Of the Spanish consonants, those only of such vile harsh modes of locution. which differ from our sounds shall be His neighbours the Welsh, the Scotch, noticed. The first is b, which is ut. and the Irish, the Germans, the Hetered by a compression of the lips much brews, the Arabs, &c.; those he allows gentler than that employed for our to possess such rude emissions of the letter. In this respect it so nearly co, breath; but from his mother-tongue incides with the v, or rather the v ap- they have long been discarded. Were proaches so nearly to the b, that they people, however, to condescend to unmay be said to meet half-way between derstand one another, their supposed the sounds attributed to them by us differences would often wholly disapand other nations of Europe. Hence pear. In Spanish are three consonants, arises an equivocal orthography in Spa. , j, and X, of which the first and last nisk books, not a little embarrassing to in certain cases, and the second in all the student of the language. Thus, cases, must be pronounced with a gut
tural aspiration; but in no case with sounded like th English, in death, the forcible effort generally imagined. breath ; thus zozobrar (to be overset) Before a, 0, and u, the sound of gre. thothobrar; Andaluz (an Andalusian) sembles that in English, but sensibly Andaluth. In modern printed Spanish softened and declining a little towards books we often meet with the character the guttural English h. Hence the de- ç, called cedilla, which denotes the soft licacy of the Spaniard in naming Don sound of c before a, o, or u, where, Gaspar de Guzman will be obvious, without that mark, c would be sounded when compared with the full force of hard : but the truth is, that the chathe g: the term guapo (handsome) ap- racterç is only an ancient mode of proaches very nearly to huapo, or the writing %, and consequently ought alEnglish what. Before e and i the sound ways to be sounded soft. Many of our of g may be said to coincide with that Newspapers, Gazettes even, during the of our h in hell, hill: hence general late campaigns in Spain, astonished (heneral), Gibraltar (Hibraltar). The plain men with accounts of the exploits second consonant, j, in all cases sounds of a set of incomprehensible fellows like our h, as in Jamaïca (Hamaïca), termed cacadores: at last the mystery an island improperly named by us; for was unfolded, that those heroes were besides the aspiration of the j, the a just plain caçadores (better cazadores), and i ought to be separately sounded, from caça, the chase; what the French and not as a diphthong, making it a call chasseurs, and we light infantry. word of four syllables. The proper The largest of the isles Pityusae, in the names Jesus, José, Juan, are pronounced Mediterranean, was in former times hesus (that is, hesoos) hosé, huan. The styled Ebusus, a name which degeneletter h can hardly be said to have any rated into what our geographers and sound, but it is retained to point out map-makers have usually called Ivica; the origin of certain words, as hombre, but it is plain from its derivation, as from homo, a man. The consonant k is well as from the uniform practice of found in Spanish, as in Latin, in a few the Spaniards, French, and Italians, foreign words alone, and sounded as in that the name ought to be pronounced English. When l is single, it sounds and written Ivica, or still better Iviza. as with us; but when double, the sound London, 5th April, 1820. J. D. agrees with that of ly in English, of lli in French, and gli in Italian. Thus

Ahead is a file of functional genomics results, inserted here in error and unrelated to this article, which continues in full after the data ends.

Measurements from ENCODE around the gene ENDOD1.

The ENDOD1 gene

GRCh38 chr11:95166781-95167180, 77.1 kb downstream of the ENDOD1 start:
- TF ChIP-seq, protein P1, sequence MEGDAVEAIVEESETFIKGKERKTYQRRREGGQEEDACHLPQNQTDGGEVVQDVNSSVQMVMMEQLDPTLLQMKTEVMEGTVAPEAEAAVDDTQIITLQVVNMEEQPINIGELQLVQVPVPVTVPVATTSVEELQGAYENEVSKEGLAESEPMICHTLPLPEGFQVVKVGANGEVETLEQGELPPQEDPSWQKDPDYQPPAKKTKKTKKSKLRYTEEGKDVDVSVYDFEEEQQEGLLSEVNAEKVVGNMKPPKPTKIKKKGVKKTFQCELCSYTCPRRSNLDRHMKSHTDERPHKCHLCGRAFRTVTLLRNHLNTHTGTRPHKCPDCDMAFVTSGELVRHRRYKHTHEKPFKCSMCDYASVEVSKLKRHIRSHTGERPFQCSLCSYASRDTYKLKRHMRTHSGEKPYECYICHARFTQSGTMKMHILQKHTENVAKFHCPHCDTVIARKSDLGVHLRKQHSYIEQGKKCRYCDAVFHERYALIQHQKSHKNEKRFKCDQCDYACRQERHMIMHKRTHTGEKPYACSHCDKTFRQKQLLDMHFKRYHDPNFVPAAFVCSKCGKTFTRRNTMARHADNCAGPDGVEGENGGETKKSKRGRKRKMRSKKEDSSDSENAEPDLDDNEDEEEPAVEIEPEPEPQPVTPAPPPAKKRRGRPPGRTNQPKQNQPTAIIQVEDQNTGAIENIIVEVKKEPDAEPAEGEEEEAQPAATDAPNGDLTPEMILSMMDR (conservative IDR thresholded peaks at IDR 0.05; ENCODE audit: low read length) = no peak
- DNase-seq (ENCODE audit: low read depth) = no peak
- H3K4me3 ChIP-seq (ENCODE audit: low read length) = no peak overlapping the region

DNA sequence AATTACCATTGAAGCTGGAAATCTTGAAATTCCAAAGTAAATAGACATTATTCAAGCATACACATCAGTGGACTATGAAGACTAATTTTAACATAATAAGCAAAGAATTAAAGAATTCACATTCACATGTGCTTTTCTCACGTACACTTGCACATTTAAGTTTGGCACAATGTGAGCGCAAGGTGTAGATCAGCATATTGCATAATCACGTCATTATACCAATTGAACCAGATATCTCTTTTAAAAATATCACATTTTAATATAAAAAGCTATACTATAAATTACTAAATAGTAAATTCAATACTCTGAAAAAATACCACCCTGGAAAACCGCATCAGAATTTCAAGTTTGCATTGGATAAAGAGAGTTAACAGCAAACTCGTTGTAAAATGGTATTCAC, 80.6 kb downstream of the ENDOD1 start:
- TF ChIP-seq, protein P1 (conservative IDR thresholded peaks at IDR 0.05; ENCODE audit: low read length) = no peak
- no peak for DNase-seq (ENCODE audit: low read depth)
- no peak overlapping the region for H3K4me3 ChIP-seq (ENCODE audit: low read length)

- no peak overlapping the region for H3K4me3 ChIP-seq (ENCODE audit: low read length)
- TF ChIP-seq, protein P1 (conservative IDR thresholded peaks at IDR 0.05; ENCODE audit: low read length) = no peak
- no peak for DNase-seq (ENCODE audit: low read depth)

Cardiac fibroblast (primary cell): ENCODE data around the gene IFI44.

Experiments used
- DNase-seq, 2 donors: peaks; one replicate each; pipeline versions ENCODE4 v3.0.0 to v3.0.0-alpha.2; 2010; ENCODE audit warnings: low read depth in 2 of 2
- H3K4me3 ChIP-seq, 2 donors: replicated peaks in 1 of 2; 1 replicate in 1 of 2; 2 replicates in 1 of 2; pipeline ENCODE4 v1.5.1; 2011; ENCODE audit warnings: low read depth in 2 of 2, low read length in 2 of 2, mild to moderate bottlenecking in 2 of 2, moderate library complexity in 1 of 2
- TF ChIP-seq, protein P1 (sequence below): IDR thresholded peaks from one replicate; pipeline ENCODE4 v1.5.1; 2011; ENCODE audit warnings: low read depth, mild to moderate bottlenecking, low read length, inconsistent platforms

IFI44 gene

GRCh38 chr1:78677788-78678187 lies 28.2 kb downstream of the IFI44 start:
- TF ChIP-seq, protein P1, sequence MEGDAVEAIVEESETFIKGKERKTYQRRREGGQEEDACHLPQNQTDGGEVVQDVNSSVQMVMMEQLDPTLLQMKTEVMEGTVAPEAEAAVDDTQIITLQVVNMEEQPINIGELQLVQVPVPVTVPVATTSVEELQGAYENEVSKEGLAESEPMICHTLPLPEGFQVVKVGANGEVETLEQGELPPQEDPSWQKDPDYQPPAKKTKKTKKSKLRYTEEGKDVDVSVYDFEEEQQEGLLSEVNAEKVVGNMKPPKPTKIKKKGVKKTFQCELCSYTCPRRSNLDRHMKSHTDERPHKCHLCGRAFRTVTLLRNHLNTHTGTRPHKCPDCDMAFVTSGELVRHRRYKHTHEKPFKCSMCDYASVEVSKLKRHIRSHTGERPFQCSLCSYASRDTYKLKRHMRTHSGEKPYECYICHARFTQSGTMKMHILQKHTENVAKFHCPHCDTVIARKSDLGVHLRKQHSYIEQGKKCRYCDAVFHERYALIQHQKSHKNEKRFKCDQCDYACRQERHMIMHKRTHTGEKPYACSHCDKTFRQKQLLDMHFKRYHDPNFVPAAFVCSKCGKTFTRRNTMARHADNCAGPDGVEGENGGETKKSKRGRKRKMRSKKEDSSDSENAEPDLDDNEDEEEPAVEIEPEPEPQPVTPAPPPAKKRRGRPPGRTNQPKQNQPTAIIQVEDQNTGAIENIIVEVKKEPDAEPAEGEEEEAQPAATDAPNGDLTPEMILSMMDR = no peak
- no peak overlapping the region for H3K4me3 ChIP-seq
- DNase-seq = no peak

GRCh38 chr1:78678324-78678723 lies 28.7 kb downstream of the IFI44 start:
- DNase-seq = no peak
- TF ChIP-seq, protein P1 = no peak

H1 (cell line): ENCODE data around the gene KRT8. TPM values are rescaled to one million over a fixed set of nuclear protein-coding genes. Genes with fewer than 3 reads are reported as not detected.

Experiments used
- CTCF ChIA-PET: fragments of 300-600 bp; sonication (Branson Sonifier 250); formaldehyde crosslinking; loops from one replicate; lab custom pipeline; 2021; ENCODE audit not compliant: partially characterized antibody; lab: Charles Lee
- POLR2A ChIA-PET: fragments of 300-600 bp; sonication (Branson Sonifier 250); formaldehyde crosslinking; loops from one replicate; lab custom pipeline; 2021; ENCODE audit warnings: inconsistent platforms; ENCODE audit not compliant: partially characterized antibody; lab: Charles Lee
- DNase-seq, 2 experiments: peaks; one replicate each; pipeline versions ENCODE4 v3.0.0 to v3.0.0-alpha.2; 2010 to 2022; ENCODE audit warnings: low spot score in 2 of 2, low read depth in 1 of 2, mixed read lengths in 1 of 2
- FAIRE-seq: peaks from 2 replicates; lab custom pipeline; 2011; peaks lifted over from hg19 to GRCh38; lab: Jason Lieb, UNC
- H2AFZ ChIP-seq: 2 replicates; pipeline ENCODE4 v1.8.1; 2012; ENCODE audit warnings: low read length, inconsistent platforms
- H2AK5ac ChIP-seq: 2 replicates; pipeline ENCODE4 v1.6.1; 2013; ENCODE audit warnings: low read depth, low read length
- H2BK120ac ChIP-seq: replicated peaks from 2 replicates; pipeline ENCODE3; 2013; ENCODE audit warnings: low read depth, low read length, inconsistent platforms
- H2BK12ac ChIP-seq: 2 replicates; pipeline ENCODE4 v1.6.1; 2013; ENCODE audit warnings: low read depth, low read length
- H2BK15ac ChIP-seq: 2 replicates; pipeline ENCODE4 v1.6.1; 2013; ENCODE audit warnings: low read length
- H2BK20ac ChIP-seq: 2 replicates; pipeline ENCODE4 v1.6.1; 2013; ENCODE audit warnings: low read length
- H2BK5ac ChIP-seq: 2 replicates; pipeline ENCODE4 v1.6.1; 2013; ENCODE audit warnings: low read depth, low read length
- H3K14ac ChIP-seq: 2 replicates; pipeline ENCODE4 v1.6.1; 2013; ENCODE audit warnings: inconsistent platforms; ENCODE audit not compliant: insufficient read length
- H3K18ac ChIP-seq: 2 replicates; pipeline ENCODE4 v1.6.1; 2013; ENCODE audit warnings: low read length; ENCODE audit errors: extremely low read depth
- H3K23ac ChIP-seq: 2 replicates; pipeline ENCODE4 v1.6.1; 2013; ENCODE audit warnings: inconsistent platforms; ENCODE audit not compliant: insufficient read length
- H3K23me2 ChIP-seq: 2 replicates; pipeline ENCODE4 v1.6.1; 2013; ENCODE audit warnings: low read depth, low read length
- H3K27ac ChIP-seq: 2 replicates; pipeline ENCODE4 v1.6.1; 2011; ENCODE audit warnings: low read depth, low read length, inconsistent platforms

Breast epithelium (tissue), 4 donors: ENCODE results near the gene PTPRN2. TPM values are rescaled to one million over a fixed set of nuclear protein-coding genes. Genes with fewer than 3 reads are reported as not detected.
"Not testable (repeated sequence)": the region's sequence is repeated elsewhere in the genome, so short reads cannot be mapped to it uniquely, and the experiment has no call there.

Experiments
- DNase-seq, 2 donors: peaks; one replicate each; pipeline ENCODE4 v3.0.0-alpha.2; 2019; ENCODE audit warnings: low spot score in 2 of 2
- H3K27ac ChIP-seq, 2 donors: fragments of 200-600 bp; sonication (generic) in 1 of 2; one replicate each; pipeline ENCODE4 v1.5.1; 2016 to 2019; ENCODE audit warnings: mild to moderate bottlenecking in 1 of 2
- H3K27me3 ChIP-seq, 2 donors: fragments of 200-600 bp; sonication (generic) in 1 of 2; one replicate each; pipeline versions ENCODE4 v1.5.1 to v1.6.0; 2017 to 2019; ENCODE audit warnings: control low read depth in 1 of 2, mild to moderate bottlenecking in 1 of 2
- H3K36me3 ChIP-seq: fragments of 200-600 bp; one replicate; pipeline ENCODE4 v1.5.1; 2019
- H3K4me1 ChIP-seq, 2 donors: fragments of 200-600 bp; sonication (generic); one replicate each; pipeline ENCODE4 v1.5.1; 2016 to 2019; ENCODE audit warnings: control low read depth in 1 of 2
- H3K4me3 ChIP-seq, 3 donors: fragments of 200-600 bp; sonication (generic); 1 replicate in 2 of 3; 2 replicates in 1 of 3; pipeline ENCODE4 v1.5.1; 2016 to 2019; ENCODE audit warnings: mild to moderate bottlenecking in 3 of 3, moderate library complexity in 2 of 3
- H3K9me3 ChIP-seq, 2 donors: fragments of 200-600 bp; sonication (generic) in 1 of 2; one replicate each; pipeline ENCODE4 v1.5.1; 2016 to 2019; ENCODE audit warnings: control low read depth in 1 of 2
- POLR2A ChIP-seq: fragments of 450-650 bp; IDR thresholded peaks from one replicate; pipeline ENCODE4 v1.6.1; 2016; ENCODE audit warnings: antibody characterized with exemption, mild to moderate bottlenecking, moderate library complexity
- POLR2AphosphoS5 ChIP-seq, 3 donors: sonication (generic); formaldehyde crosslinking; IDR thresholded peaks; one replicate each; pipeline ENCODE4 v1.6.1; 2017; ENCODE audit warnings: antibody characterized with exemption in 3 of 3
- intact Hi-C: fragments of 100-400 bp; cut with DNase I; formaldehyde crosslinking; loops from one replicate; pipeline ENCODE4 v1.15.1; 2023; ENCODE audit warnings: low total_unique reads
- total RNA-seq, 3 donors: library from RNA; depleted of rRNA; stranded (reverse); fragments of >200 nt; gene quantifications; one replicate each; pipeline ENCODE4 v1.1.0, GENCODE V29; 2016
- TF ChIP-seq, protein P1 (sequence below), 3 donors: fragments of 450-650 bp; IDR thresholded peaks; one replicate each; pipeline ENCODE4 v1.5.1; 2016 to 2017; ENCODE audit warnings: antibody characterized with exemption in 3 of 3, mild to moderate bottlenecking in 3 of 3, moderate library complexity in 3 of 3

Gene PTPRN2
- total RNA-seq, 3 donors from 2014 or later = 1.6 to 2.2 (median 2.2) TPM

For the Monthly Magazine. the great precursor of the circumnavi. NOTES made during a JOURNEY from gators of the globe, whom we call Ma- LONDON to HOLKHAM, YORK, EDINgellar, is in Spanish Magallanes, in BURGH, and the HIGHLANDS of scotPortuguese, his proper tongue, Magal- LAND, in July and August 1819, by hanes, in Italian, Magaglianes ; but all JOHN MIDDLETON, esq. the author of pronounced as Magallyanes. Single n an AGRICULTURAL VIEW of MIDsounds as in English; but double ng DLESEX, and other works. formerly written nn, as Espanna, but